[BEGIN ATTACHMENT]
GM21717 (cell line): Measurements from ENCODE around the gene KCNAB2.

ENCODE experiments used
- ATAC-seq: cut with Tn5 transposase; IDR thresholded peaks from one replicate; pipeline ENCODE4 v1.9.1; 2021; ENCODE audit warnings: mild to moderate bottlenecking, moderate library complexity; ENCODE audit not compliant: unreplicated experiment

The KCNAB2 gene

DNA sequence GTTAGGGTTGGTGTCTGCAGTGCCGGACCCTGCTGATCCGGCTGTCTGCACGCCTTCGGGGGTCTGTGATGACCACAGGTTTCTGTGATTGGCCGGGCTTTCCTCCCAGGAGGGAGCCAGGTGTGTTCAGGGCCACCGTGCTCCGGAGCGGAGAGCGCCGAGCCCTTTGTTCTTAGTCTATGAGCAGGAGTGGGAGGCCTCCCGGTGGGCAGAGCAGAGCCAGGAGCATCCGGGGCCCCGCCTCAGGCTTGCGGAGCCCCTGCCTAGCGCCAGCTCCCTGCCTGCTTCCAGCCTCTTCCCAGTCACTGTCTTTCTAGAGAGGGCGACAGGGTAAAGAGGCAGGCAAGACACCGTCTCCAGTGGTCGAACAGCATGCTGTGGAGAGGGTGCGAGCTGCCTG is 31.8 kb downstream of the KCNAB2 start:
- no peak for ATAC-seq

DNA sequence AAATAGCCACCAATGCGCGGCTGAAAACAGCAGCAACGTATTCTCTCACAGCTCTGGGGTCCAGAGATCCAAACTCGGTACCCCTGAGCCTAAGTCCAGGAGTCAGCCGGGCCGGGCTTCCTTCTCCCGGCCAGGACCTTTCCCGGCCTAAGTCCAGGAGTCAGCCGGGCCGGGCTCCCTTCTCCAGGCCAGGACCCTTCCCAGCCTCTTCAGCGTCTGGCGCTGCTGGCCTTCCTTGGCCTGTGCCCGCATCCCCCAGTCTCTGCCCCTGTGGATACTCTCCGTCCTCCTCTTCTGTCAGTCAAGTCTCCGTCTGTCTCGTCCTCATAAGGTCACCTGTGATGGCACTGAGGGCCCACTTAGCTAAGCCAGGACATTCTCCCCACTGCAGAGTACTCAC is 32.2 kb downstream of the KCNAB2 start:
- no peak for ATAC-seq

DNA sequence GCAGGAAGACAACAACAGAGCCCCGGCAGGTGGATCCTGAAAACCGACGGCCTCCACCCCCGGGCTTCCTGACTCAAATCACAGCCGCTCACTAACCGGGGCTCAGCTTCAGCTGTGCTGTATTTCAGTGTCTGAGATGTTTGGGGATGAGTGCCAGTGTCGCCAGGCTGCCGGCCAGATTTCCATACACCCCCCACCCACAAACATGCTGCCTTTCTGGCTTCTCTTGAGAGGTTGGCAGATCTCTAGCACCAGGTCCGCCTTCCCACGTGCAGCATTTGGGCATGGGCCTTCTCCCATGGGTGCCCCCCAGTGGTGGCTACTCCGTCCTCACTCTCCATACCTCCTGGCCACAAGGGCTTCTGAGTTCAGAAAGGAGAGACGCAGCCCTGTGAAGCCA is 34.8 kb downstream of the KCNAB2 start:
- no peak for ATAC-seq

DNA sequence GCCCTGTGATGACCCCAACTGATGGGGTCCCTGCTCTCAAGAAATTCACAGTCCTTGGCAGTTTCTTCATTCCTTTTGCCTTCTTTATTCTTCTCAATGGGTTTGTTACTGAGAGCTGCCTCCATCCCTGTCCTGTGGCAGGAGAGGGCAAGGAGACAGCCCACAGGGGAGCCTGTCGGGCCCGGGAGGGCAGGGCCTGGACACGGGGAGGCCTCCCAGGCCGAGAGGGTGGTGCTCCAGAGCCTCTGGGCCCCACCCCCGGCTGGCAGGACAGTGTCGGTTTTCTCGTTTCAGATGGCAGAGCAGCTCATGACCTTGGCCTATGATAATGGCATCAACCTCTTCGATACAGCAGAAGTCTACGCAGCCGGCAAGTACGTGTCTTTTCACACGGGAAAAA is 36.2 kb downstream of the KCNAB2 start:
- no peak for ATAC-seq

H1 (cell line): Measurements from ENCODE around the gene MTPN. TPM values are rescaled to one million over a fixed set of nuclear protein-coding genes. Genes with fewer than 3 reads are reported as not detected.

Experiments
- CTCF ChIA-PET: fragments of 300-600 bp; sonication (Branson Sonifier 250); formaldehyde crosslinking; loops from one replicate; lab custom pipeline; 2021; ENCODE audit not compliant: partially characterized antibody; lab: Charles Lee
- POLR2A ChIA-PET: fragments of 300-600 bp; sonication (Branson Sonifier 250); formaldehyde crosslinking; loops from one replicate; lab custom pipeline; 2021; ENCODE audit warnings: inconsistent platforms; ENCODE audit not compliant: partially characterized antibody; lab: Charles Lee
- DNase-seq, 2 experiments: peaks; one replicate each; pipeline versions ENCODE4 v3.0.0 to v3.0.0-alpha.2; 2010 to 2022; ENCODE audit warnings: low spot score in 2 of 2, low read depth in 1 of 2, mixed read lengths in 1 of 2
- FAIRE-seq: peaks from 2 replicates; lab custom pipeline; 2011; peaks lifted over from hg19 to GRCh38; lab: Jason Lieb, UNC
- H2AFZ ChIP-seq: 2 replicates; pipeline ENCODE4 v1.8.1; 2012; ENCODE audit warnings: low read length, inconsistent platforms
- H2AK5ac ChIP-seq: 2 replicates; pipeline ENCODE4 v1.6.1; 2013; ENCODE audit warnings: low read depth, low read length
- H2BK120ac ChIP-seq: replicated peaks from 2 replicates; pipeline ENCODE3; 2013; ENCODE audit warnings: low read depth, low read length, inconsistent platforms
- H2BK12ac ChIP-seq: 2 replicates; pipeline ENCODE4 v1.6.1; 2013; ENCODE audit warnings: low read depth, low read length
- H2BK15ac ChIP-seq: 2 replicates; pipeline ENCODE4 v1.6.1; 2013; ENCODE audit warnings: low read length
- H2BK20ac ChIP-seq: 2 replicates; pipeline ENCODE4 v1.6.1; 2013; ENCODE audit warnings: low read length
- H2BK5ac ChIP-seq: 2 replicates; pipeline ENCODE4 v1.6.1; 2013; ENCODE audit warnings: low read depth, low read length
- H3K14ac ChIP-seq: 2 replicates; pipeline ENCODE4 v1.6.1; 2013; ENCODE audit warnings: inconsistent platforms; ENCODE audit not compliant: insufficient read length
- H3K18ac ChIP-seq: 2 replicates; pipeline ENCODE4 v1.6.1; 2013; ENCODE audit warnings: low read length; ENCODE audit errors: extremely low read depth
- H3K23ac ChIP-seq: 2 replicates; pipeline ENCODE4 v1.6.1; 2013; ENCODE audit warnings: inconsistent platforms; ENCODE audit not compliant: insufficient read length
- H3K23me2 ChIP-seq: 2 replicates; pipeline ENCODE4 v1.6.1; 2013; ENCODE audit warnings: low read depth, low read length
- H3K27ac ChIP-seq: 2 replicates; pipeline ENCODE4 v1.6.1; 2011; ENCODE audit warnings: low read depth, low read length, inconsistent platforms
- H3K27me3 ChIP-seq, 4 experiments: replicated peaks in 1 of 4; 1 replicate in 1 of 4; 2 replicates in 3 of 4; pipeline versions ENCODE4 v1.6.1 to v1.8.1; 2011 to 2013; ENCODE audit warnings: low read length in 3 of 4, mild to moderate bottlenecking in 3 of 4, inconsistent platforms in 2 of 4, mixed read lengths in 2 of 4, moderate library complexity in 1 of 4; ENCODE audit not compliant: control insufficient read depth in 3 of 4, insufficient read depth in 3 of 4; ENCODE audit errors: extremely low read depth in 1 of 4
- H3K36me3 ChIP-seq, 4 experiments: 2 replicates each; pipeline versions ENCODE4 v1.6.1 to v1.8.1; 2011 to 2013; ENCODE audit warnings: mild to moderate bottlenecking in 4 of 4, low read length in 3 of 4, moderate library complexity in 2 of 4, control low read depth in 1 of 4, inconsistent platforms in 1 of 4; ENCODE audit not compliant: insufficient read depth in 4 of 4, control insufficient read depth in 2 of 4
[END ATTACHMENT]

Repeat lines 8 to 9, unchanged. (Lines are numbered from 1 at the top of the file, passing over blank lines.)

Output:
- no peak for ATAC-seq

DNA sequence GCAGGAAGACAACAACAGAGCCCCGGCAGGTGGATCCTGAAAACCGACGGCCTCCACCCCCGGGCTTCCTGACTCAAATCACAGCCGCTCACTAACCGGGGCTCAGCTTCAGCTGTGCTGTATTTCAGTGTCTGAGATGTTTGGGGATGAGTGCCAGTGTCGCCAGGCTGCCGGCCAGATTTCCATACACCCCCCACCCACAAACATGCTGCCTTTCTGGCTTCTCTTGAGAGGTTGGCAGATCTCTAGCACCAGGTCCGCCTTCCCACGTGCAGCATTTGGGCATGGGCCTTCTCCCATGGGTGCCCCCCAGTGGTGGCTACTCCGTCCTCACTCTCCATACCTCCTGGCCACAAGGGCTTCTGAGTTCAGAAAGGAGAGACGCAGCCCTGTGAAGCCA is 34.8 kb downstream of the KCNAB2 start: